We’re all on the same side’: relationships between general practitioners and their patients and peers in HIV medicineadmin
We’re all on the same side’: relationships between general practitioners and their patients and peers in HIV medicine
HIV Australia | Vol. 12 No. 1 | March 2014
By Christy Newman Asha Persson, John de Wit and Michael Kidd
Christy Newman, Asha Persson, John de Wit and Michael Kidd examine relationships between general practitioners and their patients and peers in HIV medicine
Over the last few years, our research team travelled around Australia to interview general practitioners (GPs) about their experiences in providing care to people with HIV. We published a number of articles exploring the motivations of GPs to become and stay involved in this field, whether in providing general health care to people with HIV, or pursuing additional training and accreditation to prescribe HIV medications. 1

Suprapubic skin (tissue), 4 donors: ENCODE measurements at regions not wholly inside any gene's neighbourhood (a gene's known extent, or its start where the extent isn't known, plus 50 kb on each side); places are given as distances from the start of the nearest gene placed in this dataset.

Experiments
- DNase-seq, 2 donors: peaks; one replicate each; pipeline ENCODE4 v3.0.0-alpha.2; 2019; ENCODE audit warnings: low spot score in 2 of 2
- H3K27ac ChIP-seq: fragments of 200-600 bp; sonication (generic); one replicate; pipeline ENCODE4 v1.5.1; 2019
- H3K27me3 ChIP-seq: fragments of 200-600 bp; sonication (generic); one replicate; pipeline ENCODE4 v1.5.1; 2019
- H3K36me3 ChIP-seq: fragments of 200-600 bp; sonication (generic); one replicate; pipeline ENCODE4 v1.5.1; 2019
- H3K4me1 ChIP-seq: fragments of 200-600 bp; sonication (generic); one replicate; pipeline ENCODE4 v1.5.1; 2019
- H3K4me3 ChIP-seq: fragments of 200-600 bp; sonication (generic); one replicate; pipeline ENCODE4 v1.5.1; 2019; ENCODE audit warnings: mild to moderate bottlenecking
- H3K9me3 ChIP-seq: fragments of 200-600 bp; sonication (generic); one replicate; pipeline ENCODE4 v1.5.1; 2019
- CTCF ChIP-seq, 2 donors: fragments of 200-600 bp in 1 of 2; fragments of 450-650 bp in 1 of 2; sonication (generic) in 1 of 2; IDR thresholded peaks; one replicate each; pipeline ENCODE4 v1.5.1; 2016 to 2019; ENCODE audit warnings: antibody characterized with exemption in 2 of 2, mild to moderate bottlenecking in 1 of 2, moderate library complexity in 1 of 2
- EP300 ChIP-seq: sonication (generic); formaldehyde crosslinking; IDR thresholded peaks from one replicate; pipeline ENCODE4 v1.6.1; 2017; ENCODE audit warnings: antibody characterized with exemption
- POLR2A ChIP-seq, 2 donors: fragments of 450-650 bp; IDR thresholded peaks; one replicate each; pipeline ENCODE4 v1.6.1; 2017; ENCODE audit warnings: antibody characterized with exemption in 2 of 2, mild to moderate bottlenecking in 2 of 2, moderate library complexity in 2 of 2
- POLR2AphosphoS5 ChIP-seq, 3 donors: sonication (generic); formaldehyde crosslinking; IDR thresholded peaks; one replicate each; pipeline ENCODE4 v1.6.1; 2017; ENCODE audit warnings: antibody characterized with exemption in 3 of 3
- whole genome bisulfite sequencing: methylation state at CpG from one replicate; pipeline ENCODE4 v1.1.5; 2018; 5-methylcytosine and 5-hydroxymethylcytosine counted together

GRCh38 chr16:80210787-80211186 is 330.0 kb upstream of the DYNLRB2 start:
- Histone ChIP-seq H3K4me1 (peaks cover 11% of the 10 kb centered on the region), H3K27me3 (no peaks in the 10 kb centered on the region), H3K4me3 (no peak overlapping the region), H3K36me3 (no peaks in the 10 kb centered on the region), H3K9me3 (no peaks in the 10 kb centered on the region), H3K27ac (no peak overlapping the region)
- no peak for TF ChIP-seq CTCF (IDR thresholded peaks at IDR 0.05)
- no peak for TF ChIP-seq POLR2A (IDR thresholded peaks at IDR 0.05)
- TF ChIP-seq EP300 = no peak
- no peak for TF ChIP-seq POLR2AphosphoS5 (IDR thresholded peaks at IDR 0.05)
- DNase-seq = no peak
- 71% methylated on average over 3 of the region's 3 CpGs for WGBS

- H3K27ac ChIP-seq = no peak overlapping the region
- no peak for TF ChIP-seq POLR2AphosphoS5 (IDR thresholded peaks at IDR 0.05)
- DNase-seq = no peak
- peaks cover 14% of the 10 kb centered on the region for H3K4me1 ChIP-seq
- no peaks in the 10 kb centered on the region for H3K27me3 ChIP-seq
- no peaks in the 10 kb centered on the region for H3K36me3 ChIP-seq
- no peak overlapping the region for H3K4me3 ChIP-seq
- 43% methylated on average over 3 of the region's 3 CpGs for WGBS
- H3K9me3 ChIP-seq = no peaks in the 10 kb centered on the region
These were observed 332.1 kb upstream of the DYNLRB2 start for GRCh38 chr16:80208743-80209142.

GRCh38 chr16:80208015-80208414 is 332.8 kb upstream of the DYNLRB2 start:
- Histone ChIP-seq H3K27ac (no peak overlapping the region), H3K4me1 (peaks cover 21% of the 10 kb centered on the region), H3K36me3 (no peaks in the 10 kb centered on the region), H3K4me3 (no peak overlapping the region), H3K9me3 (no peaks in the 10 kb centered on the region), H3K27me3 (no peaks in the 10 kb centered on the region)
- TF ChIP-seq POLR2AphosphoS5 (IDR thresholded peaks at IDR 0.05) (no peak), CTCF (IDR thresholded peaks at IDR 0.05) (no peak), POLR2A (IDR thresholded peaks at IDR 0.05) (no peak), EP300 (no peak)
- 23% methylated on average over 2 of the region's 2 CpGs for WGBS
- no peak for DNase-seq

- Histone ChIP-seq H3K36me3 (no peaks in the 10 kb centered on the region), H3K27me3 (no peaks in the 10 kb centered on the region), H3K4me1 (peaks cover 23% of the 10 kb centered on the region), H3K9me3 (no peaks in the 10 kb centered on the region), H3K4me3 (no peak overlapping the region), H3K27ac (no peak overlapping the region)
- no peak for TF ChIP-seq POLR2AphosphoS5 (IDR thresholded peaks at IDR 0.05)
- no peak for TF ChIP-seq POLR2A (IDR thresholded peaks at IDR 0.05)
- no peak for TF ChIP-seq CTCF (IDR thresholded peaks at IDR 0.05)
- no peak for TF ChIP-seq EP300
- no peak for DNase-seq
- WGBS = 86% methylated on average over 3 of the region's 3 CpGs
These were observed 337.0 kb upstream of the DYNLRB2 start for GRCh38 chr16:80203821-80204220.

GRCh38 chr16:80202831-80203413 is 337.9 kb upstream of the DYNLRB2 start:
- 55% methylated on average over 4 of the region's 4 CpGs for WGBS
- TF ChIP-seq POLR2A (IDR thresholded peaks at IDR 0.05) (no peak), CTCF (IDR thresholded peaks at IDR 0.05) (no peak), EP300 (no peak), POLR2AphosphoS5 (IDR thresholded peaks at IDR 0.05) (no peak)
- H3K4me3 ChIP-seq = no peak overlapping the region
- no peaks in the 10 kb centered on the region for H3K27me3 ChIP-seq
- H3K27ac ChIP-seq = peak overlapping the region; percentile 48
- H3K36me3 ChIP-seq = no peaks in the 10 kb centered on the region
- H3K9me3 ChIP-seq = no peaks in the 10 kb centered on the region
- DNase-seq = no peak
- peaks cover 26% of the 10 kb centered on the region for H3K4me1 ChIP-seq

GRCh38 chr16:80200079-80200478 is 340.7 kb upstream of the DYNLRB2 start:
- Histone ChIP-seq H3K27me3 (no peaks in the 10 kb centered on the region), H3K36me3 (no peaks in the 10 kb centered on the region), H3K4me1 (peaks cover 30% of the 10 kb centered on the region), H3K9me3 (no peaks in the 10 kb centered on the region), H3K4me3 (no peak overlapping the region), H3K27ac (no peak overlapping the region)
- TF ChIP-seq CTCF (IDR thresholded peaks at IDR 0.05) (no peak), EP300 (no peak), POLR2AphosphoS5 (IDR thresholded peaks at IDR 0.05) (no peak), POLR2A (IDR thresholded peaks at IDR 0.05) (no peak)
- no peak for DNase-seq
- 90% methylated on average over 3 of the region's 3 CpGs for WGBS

Throughout these interviews, we heard first-hand accounts of how meaningful these GPs found it to play a role in managing the health of patients with HIV. This was not only due to the intellectual challenges of HIV medicine, or the professional opportunities of developing a special interest in HIV and sexual health. Again and again, and across a diversity of geographic settings, GPs told us it was the relationships they had formed over time with both patients and peers that made this a rewarding field of clinical practice.